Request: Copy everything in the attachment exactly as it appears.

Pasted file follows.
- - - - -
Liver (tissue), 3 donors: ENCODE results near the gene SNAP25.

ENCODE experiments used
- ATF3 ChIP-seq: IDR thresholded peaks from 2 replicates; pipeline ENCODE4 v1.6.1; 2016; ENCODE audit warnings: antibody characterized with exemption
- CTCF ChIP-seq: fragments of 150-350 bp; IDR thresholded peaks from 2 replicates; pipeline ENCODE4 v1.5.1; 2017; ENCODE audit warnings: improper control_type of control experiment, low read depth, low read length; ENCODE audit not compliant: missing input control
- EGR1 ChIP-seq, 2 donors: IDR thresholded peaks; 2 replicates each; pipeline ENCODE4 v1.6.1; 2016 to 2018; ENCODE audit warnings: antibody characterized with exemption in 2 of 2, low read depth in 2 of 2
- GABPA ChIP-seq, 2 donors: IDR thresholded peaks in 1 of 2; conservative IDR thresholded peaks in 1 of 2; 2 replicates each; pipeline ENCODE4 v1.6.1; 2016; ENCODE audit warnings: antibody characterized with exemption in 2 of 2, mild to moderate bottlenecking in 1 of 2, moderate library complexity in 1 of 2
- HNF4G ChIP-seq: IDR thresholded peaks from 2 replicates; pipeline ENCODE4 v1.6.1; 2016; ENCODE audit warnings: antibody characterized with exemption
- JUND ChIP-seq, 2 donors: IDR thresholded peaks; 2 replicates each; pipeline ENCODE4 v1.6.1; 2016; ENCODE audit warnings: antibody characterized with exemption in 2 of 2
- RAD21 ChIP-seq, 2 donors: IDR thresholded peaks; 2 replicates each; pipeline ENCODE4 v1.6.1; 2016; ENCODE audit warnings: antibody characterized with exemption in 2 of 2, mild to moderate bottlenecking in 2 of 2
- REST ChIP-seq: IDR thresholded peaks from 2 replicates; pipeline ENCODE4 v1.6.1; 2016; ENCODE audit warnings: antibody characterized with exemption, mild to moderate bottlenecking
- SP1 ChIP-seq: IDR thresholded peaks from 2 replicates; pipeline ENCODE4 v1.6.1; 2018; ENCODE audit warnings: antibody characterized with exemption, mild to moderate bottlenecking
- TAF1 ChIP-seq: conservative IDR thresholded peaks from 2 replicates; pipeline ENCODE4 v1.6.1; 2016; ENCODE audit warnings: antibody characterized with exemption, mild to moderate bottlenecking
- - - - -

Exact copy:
Liver (tissue), 3 donors: ENCODE results near the gene SNAP25.

ENCODE experiments used
- ATF3 ChIP-seq: IDR thresholded peaks from 2 replicates; pipeline ENCODE4 v1.6.1; 2016; ENCODE audit warnings: antibody characterized with exemption
- CTCF ChIP-seq: fragments of 150-350 bp; IDR thresholded peaks from 2 replicates; pipeline ENCODE4 v1.5.1; 2017; ENCODE audit warnings: improper control_type of control experiment, low read depth, low read length; ENCODE audit not compliant: missing input control
- EGR1 ChIP-seq, 2 donors: IDR thresholded peaks; 2 replicates each; pipeline ENCODE4 v1.6.1; 2016 to 2018; ENCODE audit warnings: antibody characterized with exemption in 2 of 2, low read depth in 2 of 2
- GABPA ChIP-seq, 2 donors: IDR thresholded peaks in 1 of 2; conservative IDR thresholded peaks in 1 of 2; 2 replicates each; pipeline ENCODE4 v1.6.1; 2016; ENCODE audit warnings: antibody characterized with exemption in 2 of 2, mild to moderate bottlenecking in 1 of 2, moderate library complexity in 1 of 2
- HNF4G ChIP-seq: IDR thresholded peaks from 2 replicates; pipeline ENCODE4 v1.6.1; 2016; ENCODE audit warnings: antibody characterized with exemption
- JUND ChIP-seq, 2 donors: IDR thresholded peaks; 2 replicates each; pipeline ENCODE4 v1.6.1; 2016; ENCODE audit warnings: antibody characterized with exemption in 2 of 2
- RAD21 ChIP-seq, 2 donors: IDR thresholded peaks; 2 replicates each; pipeline ENCODE4 v1.6.1; 2016; ENCODE audit warnings: antibody characterized with exemption in 2 of 2, mild to moderate bottlenecking in 2 of 2
- REST ChIP-seq: IDR thresholded peaks from 2 replicates; pipeline ENCODE4 v1.6.1; 2016; ENCODE audit warnings: antibody characterized with exemption, mild to moderate bottlenecking
- SP1 ChIP-seq: IDR thresholded peaks from 2 replicates; pipeline ENCODE4 v1.6.1; 2018; ENCODE audit warnings: antibody characterized with exemption, mild to moderate bottlenecking
- TAF1 ChIP-seq: conservative IDR thresholded peaks from 2 replicates; pipeline ENCODE4 v1.6.1; 2016; ENCODE audit warnings: antibody characterized with exemption, mild to moderate bottlenecking